Definition of knowingly in US English:



  • 1In a way that suggests one has secret knowledge or awareness.

    ‘Amy looked at me knowingly’
    • ‘Everyone laughed and nodded knowingly as Crystal joked about offending her roommate with her stinky jars of Asian food.’
    • ‘"I don't want to be shattered," he says, smiling knowingly.’
    • ‘The two men laughed and looked knowingly at each other, then disappeared around the corner.’
    • ‘"I think you'll like him," he added knowingly.’
    • ‘But he smiled knowingly and disappeared briefly, returning to say they were expected.’
    • ‘Then, any time the person looks at you after that, smile knowingly or wink at them.’
    • ‘Cecil, meanwhile, became bolder with every minute, and looked at Gus, knowingly.’
    • ‘Focused on the game, Mortlock wondered what his rival was about and seeing nothing but an expression of boyish anticipation, he smiled knowingly.’
    • ‘Her eyes glance knowingly at the little computer and then back to us.’
    • ‘She nods knowingly at the woman's frustration, vowing to stop by the coffee shop the next time she's in Farmington.’
    • ‘The Hitchhiker smiled knowingly.’
    • ‘His mother smiles knowingly at his typically honest assessment.’
    • ‘The mushroom cloud exploded over Aspen and lingered for the following 24 hours or so, as we all just scratched our heads and nodded knowingly to each other.’
    • ‘And you would love to be the one to help, he thought knowingly, smiling and rising.’
    • ‘He toys knowingly with the historical resonances and ontological possibilities of film, a perennial concern of French cinema and French film theory.’
    deliberately, intentionally, consciously, wittingly, with full knowledge, in full awareness, with one's eyes open, on purpose, by design, calculatedly, premeditatedly, studiedly, wilfully, purposefully, willingly
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  • 2In full awareness or consciousness; deliberately.

    ‘when a journalist knowingly misleads the readers’
    • ‘I will abstain from whatever is deleterious and mischievous, and will not take or knowingly administer any harmful drug.’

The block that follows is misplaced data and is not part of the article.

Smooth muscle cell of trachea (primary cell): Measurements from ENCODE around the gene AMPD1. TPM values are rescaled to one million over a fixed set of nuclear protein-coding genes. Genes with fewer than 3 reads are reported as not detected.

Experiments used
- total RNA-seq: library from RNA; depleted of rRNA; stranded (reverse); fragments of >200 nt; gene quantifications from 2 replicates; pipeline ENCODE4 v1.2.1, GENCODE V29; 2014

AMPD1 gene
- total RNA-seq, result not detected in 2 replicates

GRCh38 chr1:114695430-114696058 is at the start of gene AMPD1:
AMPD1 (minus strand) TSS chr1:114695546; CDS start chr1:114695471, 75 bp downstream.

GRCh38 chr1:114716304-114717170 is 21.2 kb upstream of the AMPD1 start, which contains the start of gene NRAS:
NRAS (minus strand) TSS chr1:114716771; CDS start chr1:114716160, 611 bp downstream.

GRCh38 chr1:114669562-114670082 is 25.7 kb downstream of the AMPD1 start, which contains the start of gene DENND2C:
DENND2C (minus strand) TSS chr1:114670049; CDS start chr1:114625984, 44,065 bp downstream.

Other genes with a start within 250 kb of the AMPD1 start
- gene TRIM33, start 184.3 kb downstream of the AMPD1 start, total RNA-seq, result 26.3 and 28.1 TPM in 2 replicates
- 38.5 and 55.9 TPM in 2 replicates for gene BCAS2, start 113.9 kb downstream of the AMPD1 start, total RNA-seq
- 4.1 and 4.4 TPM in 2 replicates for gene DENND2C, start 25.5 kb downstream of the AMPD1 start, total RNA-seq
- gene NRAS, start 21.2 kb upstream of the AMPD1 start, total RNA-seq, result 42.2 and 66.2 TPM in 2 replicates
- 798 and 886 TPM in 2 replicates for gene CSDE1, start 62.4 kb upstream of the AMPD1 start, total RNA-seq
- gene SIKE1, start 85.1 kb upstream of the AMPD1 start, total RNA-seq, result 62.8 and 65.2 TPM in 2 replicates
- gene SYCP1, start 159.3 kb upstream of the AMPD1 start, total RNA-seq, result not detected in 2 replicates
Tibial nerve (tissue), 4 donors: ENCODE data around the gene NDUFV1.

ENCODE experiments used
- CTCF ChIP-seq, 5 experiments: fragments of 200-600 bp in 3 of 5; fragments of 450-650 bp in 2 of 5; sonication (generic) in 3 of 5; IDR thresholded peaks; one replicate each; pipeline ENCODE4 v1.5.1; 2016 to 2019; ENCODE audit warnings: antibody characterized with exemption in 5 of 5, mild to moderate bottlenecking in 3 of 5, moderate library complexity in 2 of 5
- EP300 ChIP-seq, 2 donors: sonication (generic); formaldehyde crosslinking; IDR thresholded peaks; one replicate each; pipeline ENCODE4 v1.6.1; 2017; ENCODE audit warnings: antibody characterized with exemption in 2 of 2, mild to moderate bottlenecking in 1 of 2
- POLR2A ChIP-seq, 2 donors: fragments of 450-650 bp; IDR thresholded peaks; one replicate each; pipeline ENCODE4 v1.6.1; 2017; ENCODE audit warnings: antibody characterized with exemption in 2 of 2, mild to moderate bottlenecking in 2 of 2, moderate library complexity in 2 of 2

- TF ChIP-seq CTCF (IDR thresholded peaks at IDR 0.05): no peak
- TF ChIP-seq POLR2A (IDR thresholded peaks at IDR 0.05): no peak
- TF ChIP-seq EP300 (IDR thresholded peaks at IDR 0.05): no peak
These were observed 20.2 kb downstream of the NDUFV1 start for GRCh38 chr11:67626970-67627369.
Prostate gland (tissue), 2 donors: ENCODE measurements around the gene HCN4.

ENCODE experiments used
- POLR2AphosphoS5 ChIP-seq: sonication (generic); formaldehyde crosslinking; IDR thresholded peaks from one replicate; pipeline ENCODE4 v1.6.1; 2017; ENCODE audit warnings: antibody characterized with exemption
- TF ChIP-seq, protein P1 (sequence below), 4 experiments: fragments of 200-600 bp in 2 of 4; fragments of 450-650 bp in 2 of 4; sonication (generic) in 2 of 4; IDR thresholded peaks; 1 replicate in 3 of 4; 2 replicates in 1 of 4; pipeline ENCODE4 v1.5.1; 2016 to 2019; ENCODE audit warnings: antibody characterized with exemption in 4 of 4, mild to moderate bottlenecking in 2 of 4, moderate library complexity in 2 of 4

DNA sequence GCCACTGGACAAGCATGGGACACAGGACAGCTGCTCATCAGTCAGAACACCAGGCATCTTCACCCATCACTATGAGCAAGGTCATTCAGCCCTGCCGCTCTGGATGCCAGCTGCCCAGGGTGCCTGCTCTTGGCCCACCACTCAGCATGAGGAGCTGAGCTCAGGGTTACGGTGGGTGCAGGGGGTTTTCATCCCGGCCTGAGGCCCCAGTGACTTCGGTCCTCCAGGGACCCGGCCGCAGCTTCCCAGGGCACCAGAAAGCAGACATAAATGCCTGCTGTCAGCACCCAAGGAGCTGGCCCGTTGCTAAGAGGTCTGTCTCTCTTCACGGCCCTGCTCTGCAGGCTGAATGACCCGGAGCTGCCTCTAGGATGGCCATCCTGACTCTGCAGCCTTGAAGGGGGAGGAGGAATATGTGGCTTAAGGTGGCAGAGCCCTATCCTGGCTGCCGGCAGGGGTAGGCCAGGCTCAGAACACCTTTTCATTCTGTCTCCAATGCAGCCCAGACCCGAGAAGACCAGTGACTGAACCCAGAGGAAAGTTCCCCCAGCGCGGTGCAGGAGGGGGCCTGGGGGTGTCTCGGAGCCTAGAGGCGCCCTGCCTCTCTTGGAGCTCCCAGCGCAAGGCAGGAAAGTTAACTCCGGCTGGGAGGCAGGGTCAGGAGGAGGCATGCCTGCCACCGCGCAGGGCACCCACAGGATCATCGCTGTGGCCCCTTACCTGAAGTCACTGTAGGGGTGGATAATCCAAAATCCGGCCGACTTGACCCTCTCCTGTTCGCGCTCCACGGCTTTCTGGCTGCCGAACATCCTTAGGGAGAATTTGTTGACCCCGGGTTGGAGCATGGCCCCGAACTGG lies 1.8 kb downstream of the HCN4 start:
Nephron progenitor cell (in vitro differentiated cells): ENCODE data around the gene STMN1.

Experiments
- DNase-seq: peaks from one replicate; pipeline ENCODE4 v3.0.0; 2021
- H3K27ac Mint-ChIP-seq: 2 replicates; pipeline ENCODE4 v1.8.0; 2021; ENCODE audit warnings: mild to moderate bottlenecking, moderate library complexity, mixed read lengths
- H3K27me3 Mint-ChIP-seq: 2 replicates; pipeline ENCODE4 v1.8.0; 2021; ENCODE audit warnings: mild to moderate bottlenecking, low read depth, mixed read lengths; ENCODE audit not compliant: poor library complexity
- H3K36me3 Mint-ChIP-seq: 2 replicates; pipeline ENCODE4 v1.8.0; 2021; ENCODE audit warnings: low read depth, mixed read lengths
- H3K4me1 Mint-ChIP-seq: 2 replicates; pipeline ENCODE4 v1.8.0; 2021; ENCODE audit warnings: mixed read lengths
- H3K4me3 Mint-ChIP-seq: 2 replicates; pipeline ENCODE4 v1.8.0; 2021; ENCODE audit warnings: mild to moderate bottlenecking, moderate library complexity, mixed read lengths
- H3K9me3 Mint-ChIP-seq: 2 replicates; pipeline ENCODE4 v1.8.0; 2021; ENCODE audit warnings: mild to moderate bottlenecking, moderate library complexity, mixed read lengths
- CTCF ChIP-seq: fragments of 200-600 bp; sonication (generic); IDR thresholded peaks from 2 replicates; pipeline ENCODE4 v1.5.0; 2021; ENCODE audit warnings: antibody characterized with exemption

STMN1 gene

• ‘She said she had never knowingly touched the incident log.’
    • ‘Whether the government of the day knowingly suppressed the evidence is a matter for tabloid debate.’
    • ‘You have to prove that an employer knowingly hired them.’
    • ‘He was blunt but did not hurt anyone's feelings knowingly.’
    • ‘He appears to have been the kind of performer who would never knowingly reject an offer of employment or disappoint a paying audience.’
    • ‘They include on the spot fines for any pub, club or member of their bar staff knowingly serving alcohol to someone who is already drunk.’
    • ‘The bill also introduces a new power to obtain search warrants when an offence of knowingly possessing objectionable material is suspected.’
    • ‘In fact, one of the settlers knowingly built a house on a surveyed roadway.’
    • ‘You should never knowingly consent to your own interview or conversation being tape-recorded without making a tape of your own.’
    • ‘However, we will not knowingly list any business that engages in illegal or immoral activity of any kind.’
    • ‘I know it is wrong to knowingly cause pain to others.’
    • ‘Here we can see how celebrities, whether knowingly or not, can easily exploit the weaknesses of small impoverished states.’
    • ‘The evaluator is kept blind to the controls to prevent him or her from subtly tipping off the subject, either knowingly or unknowingly.’
    • ‘This blurring of motives and roles is even more the case when the photographer is knowingly involved in the atrocities.’
    • ‘Only a fool, weight enforcement officers say, knowingly drives an overweight truck into a weigh station.’
    • ‘The swearing of an untrue affidavit of documents is perhaps the most obvious example of conduct which his solicitor cannot knowingly permit.’
    • ‘The author refers to a conflict of which he either has little understanding, or knowingly distorts the truth.’
    • ‘And this overextension of projects was knowingly incorporated into the plan.’
    • ‘But even if he knowingly told a falsehood simply to get more credibility, that would be serious professional misconduct.’